School’s tax asking take a jump
Perkins County School Superintendent Phillip Picquet hopes he never has to propose another budget like the one this year.
The tax request for the school’s general budget increased by $420,548 this year compared to last. That represents a 7.44%.
After the school addition was paid off through the school’s building fund, less money was budgeted, to the point where just $17,000 was put into the building fund.
Now the school is faced with some major roof repairs, replacement of the activities bus and other long-range maintenance needs.
As a result, Picquet said more money was needed in the building fund going forward to meet those needs.
As a result, the building fund tax request went from last year’s $17,000 to $252,525. That, combined with the general budget increase, represented a 11.56% jump in tax askings for the 2020-21 budget year.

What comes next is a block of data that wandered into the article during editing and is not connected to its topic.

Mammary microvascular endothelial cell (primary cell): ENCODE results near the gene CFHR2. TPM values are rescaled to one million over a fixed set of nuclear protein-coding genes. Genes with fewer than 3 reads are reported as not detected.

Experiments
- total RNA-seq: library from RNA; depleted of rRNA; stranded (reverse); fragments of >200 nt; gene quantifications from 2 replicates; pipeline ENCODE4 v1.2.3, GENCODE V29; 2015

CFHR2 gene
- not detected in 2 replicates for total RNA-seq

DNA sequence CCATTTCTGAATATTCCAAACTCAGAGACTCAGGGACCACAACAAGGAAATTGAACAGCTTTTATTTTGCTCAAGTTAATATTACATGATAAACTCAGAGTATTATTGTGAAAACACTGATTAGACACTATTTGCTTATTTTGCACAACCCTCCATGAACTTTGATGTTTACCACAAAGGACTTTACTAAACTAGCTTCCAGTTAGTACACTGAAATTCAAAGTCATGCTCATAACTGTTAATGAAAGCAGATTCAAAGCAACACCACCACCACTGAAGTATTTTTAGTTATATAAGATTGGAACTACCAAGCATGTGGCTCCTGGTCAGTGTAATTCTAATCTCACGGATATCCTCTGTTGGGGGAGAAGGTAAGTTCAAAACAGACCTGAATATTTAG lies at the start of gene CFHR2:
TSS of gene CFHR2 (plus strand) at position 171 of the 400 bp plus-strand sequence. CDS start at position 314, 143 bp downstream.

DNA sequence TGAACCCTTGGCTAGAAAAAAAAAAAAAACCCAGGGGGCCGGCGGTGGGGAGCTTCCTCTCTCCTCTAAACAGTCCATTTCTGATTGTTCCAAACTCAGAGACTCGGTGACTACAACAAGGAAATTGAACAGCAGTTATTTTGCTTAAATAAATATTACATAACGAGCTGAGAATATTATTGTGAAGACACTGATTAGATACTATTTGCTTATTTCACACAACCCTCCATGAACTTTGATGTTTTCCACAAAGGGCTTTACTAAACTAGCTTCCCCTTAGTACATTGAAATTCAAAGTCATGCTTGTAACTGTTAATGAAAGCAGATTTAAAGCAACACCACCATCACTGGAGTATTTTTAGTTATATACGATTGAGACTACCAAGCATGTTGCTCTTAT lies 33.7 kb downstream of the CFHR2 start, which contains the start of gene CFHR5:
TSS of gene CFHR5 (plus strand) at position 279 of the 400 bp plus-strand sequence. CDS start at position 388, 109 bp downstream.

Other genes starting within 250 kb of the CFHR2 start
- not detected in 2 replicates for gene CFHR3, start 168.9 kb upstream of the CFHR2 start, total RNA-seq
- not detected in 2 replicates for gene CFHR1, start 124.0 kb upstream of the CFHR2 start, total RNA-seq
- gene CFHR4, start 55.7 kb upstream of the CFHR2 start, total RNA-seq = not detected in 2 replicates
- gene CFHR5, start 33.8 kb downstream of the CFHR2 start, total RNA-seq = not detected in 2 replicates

Picquet and his board met in special meetings just to address the budget. He reviewed it with them again during the budget hearing at last week’s monthly board meeting.
While the numbers concerned board members, they approved the budget as proposed.
Picquet said several factors played into the increase in the general budget request.
Health insurance proved to be a big item— an increase of nearly $240,000 this year alone, he said.
The cost for a wide ranges of special education services, provided by ESU 16, increased 9% this year.
The district’s workman’s comp insurance and building insurance jumped $32,000, he added.
With the uncertainty of the economy, budget advisors to Picquet said the district also needs to build it’s cash reserve.
They recommend at least three months of accounts payable, which equates to $1.7 million. It’s currently just over a million.
That can present a problem when tax money is slow to come in, he noted.
He said he is looking for savings anywhere he can find it. He estimated that switching to three feeder bus routes versus five will save $40-50,000 this year due to fewer drivers and lower fuel costs.